The FCC is proposing that somewhere between 120 MHz and 500 MHz be relinquished by broadcasters from the current allocated TV spectrum. While the actual number (and process) is yet to be determined, if any spectrum is removed from the TV band, LPTV and translator spaces will become very difficult to find, according to St. Clair.

"Trying to find spectrum for an LPTV right now is like trying to submerge an inner-tube with your hands," he said. "You get one side down, the other pops up!"

To complicate matters, the FCC issued a Report and Order effective August 26, 2011 (released to the register July 15), giving LPTV or translator licensees on Channels 52 and above until Sept. 1, 2011 (four days) to apply for relocation into core channels.

In addition, St. Clair adds "the worst provision in this R & O will require all translator operations remaining on Channels 52–69 at Dec. 31 of this year to cease operations on that date, regardless of whether or not it has been possible or not to change to an in-core channel." The NTA petitioned for an urgent stay of the deadline for translators on channels 52–69, pointing out that the time schedule was completely unrealistic, but the petition was denied. This is likely to affect about 300 of the estimated 7,240 LPTVs currently on the air. Part of its justification for denying the extension, according to the FCC, was that affected licensees have had 10 years to file displacement applications.

Image placeholder title

Jay Adrick A recent NAB study, led by former FCC veteran Bruce Franca estimated that 210 full- power stations would be knocked off the air (about 12 percent, in 61 markets) to accommodate the National Broadband Plan to claim Channels 31 thru 51. If the plan even remotely approaches these numbers, the collateral damage to LPTV/translators could be far reaching.

Peter Tannenwald, an attorney with D.C.-area communications law firm Fletcher, Heald and Hildreth. Tannenwald thinks broadcasters need to think beyond the traditional model if they are going to weather the effects of the plan.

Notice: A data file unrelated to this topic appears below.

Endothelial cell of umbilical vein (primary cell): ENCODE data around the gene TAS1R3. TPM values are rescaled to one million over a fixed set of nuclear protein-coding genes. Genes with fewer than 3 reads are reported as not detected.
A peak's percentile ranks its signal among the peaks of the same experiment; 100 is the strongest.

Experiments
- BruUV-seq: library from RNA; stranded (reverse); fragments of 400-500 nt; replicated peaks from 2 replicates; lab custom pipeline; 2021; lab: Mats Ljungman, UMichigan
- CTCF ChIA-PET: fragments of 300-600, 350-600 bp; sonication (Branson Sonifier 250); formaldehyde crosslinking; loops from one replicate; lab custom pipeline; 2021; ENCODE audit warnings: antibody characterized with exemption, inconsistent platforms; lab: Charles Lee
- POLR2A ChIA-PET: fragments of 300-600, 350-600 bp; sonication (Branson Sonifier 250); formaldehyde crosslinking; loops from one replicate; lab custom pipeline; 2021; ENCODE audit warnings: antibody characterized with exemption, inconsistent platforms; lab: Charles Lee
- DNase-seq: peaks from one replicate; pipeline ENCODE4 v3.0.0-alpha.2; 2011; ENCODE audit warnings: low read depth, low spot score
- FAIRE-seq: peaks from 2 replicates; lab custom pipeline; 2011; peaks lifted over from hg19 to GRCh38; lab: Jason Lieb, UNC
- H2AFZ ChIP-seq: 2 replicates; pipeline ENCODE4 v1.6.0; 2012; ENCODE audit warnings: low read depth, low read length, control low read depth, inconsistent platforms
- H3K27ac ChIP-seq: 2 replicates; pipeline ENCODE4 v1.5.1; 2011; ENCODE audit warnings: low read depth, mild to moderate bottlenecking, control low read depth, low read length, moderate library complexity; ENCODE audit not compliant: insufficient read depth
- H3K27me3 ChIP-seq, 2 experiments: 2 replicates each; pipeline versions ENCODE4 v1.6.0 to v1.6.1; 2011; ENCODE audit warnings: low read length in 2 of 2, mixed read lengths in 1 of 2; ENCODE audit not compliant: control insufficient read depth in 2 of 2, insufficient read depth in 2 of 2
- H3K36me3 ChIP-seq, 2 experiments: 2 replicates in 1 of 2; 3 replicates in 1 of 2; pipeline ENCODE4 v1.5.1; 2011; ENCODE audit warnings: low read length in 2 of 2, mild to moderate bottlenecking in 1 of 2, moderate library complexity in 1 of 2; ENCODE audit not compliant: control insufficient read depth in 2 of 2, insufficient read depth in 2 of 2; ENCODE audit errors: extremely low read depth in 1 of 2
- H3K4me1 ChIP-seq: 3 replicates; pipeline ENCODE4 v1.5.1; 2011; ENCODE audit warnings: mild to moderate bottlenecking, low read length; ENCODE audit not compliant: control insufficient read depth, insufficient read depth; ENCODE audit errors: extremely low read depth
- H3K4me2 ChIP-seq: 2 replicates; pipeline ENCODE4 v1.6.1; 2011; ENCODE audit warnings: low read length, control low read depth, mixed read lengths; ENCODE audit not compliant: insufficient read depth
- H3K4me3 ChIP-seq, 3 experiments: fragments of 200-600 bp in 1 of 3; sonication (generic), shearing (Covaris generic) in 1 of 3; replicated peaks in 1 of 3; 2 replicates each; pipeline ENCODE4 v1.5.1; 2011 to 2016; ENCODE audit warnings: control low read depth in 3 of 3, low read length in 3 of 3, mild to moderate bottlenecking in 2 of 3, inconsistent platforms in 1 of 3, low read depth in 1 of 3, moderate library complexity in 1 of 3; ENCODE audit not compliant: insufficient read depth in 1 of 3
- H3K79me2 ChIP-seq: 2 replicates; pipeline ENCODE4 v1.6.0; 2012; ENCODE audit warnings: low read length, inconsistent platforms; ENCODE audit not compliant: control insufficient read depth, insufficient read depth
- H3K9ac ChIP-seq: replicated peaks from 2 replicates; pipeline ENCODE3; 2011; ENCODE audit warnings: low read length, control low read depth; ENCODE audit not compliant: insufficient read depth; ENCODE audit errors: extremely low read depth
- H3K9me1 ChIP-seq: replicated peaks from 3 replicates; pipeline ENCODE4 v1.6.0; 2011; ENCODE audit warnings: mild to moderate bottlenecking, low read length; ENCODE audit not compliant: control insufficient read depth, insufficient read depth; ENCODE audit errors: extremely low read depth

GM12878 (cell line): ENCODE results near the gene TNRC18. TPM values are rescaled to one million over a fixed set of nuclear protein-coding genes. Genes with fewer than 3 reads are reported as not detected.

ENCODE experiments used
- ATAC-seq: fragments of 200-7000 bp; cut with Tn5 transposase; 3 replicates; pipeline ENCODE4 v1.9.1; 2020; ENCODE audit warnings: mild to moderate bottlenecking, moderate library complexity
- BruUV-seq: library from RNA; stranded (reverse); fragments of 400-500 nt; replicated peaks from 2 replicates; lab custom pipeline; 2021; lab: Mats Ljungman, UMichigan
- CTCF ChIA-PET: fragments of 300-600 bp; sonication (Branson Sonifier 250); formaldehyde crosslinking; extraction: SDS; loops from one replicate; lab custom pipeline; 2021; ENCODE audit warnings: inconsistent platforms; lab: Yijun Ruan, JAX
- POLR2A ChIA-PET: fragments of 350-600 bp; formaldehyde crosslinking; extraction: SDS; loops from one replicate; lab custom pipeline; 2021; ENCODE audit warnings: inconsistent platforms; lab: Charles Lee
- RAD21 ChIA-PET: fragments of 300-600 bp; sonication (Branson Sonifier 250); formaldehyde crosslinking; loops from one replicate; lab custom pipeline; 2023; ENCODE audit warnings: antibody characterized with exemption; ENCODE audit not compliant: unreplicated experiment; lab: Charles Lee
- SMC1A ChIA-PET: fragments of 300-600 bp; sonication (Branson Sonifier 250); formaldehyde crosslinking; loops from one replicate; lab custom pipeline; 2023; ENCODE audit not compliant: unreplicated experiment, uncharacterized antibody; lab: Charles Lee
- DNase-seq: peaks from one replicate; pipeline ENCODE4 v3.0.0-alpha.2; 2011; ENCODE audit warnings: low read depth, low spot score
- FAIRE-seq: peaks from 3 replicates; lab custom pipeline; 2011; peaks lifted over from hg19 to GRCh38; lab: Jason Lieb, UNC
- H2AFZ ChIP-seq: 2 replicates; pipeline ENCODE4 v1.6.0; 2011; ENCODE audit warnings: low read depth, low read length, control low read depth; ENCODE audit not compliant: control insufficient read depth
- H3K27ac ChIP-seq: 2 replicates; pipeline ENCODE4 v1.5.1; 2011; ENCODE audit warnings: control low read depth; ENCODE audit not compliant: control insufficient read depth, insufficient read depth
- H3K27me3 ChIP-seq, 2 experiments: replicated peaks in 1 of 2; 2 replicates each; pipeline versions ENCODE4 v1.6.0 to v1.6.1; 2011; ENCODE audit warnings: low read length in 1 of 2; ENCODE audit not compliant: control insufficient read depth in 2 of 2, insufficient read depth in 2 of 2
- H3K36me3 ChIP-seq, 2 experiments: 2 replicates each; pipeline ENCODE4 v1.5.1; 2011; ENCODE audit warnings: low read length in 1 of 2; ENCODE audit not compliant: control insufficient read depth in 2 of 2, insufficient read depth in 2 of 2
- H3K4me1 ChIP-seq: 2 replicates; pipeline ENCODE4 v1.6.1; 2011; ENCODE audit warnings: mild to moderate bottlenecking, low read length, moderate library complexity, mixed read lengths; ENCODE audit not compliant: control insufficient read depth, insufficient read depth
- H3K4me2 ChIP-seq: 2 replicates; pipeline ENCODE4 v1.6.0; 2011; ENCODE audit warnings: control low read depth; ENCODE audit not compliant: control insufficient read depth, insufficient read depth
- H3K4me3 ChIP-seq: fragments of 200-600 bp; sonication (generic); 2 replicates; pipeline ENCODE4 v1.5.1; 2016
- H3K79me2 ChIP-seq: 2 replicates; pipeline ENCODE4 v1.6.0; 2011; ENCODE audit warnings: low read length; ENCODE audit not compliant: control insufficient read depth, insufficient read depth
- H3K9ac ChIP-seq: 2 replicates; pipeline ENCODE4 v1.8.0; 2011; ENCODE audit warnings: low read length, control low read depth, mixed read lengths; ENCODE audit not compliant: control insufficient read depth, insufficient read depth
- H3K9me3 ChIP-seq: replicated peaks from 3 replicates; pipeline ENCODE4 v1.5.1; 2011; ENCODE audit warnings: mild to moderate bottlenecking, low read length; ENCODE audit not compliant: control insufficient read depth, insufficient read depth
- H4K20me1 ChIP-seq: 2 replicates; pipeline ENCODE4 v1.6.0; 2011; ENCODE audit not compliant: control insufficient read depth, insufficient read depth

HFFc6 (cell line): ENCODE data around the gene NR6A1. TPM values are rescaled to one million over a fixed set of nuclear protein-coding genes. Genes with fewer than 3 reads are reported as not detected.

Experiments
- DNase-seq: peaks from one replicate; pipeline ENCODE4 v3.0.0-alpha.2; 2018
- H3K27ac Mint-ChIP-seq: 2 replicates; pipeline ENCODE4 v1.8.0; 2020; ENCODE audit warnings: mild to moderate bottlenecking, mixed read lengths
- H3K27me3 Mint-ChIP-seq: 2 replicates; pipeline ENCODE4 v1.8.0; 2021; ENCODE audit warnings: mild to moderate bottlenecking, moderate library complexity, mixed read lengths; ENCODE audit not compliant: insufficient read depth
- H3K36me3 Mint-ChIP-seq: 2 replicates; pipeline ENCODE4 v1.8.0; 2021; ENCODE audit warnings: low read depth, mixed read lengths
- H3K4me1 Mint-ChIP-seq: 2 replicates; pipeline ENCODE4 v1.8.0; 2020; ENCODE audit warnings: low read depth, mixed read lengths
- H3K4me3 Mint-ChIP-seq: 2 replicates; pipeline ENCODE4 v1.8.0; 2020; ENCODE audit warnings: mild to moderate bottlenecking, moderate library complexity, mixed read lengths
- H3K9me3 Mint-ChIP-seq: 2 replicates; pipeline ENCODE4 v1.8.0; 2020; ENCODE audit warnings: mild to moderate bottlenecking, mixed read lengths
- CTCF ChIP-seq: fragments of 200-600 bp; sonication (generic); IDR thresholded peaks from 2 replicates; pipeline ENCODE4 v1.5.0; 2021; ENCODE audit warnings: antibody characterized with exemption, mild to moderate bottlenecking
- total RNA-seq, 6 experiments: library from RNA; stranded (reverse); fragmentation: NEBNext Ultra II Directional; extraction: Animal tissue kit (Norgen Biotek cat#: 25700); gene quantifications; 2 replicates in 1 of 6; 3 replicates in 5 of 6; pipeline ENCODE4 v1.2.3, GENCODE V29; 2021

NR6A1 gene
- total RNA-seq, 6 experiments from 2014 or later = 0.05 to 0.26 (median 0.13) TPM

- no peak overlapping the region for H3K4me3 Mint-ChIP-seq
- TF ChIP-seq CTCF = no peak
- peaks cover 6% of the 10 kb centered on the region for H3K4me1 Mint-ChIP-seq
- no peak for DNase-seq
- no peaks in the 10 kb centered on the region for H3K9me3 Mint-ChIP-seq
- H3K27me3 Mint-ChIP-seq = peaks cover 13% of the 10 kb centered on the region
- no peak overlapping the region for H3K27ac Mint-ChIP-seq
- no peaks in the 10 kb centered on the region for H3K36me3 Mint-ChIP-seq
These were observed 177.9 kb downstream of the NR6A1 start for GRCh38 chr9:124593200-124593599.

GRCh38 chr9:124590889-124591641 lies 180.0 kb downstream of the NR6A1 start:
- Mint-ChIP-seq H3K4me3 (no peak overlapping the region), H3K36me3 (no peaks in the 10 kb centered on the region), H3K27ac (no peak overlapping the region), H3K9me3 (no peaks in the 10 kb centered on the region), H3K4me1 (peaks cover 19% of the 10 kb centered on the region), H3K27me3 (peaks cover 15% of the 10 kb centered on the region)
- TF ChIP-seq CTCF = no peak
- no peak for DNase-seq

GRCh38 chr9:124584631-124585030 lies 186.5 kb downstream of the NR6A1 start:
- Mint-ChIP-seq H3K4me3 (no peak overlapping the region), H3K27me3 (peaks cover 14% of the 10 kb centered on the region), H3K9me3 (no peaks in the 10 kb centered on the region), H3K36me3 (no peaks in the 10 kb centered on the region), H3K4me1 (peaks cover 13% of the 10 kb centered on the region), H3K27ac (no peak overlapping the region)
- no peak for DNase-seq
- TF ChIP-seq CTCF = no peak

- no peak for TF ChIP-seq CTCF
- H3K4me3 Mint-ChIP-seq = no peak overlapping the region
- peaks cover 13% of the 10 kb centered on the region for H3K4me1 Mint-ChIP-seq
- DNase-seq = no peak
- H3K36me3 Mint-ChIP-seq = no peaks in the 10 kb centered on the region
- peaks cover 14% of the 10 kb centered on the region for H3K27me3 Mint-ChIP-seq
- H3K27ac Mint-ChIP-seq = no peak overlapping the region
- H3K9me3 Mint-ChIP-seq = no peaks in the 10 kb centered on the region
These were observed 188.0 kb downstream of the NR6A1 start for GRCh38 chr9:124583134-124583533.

"Wireless companies have successfully created an expectation in our young people for getting all of their media, including movies, over their phones, for $9.99 per month," he said, adding that stations that transmit a single stream over their bandwidth are just reinforcing the FCC's position.

"There is a movement to get away from MPEG-2, for efficiency," he said, adding that MPEG-4, multiple streams, and even 3D could help shore-up broadcasters' claim to keep the spectrum that they currently have. Tannenwald believes that the FCC may be starting to listen, a little bit at a time.

Broadcasters have been through transitions before, including bandwidth reduction, through the recent BAS relocation plan. Broadcasters were on board because it made sense, and not a single broadcaster was displaced involuntarily. With such a large disparity between the recent NAB findings and claims by the FCC, the math for the "plan" doesn't work, and even Michigan Democratic Congressman John Dingell smells a rat, according to an August 16 letter to FCC Chairman Genachowski, where he rebukes the chairman for not providing answers to his questions about how many households could be affected, (Dingell is a powerful member of the House Committee on Energy and Commerce).

According to some LPTV/Translator manufacturers, sales have all but disappeared, likely due to the uncertainty of being able to turn it on after the purchase. However, applications are being submitted as fast as the mouse can be clicked. It's likely that many broadcasters are "hedging their bets," just in case. It appears to be like keeping your drivers license up to date, but waiting to buy the car. But who would buy a car they couldn't drive?